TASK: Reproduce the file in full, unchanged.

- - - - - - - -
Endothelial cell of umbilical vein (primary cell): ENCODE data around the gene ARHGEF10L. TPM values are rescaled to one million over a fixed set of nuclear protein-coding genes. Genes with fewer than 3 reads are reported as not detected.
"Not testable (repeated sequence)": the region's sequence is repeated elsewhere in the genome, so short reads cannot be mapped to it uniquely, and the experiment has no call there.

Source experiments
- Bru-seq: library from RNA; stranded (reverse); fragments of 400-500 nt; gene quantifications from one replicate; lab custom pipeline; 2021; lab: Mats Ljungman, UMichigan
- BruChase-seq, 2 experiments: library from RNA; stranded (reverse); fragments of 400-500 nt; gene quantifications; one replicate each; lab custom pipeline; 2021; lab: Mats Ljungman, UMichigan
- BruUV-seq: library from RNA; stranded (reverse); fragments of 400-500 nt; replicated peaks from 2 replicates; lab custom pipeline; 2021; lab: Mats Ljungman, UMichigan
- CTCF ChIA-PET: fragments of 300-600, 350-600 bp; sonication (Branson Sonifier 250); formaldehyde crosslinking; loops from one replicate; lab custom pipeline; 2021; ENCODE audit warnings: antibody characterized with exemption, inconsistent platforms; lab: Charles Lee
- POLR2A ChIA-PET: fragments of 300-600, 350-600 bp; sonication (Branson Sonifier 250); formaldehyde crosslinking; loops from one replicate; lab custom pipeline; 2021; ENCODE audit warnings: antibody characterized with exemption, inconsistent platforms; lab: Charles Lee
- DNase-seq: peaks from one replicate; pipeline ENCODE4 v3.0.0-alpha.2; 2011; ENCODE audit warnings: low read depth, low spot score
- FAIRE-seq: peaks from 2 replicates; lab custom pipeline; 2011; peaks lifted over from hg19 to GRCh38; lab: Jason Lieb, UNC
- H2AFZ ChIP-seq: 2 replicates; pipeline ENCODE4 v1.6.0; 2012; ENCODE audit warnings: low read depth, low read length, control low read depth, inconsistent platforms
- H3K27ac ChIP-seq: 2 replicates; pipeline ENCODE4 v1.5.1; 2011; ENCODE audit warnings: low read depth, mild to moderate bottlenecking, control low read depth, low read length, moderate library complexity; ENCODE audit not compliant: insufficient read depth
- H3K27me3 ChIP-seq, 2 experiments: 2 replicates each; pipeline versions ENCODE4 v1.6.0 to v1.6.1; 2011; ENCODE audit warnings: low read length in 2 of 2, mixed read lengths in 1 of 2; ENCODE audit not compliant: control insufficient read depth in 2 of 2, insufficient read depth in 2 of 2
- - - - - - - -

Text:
Endothelial cell of umbilical vein (primary cell): ENCODE data around the gene ARHGEF10L. TPM values are rescaled to one million over a fixed set of nuclear protein-coding genes. Genes with fewer than 3 reads are reported as not detected.
"Not testable (repeated sequence)": the region's sequence is repeated elsewhere in the genome, so short reads cannot be mapped to it uniquely, and the experiment has no call there.

Source experiments
- Bru-seq: library from RNA; stranded (reverse); fragments of 400-500 nt; gene quantifications from one replicate; lab custom pipeline; 2021; lab: Mats Ljungman, UMichigan
- BruChase-seq, 2 experiments: library from RNA; stranded (reverse); fragments of 400-500 nt; gene quantifications; one replicate each; lab custom pipeline; 2021; lab: Mats Ljungman, UMichigan
- BruUV-seq: library from RNA; stranded (reverse); fragments of 400-500 nt; replicated peaks from 2 replicates; lab custom pipeline; 2021; lab: Mats Ljungman, UMichigan
- CTCF ChIA-PET: fragments of 300-600, 350-600 bp; sonication (Branson Sonifier 250); formaldehyde crosslinking; loops from one replicate; lab custom pipeline; 2021; ENCODE audit warnings: antibody characterized with exemption, inconsistent platforms; lab: Charles Lee
- POLR2A ChIA-PET: fragments of 300-600, 350-600 bp; sonication (Branson Sonifier 250); formaldehyde crosslinking; loops from one replicate; lab custom pipeline; 2021; ENCODE audit warnings: antibody characterized with exemption, inconsistent platforms; lab: Charles Lee
- DNase-seq: peaks from one replicate; pipeline ENCODE4 v3.0.0-alpha.2; 2011; ENCODE audit warnings: low read depth, low spot score
- FAIRE-seq: peaks from 2 replicates; lab custom pipeline; 2011; peaks lifted over from hg19 to GRCh38; lab: Jason Lieb, UNC
- H2AFZ ChIP-seq: 2 replicates; pipeline ENCODE4 v1.6.0; 2012; ENCODE audit warnings: low read depth, low read length, control low read depth, inconsistent platforms
- H3K27ac ChIP-seq: 2 replicates; pipeline ENCODE4 v1.5.1; 2011; ENCODE audit warnings: low read depth, mild to moderate bottlenecking, control low read depth, low read length, moderate library complexity; ENCODE audit not compliant: insufficient read depth
- H3K27me3 ChIP-seq, 2 experiments: 2 replicates each; pipeline versions ENCODE4 v1.6.0 to v1.6.1; 2011; ENCODE audit warnings: low read length in 2 of 2, mixed read lengths in 1 of 2; ENCODE audit not compliant: control insufficient read depth in 2 of 2, insufficient read depth in 2 of 2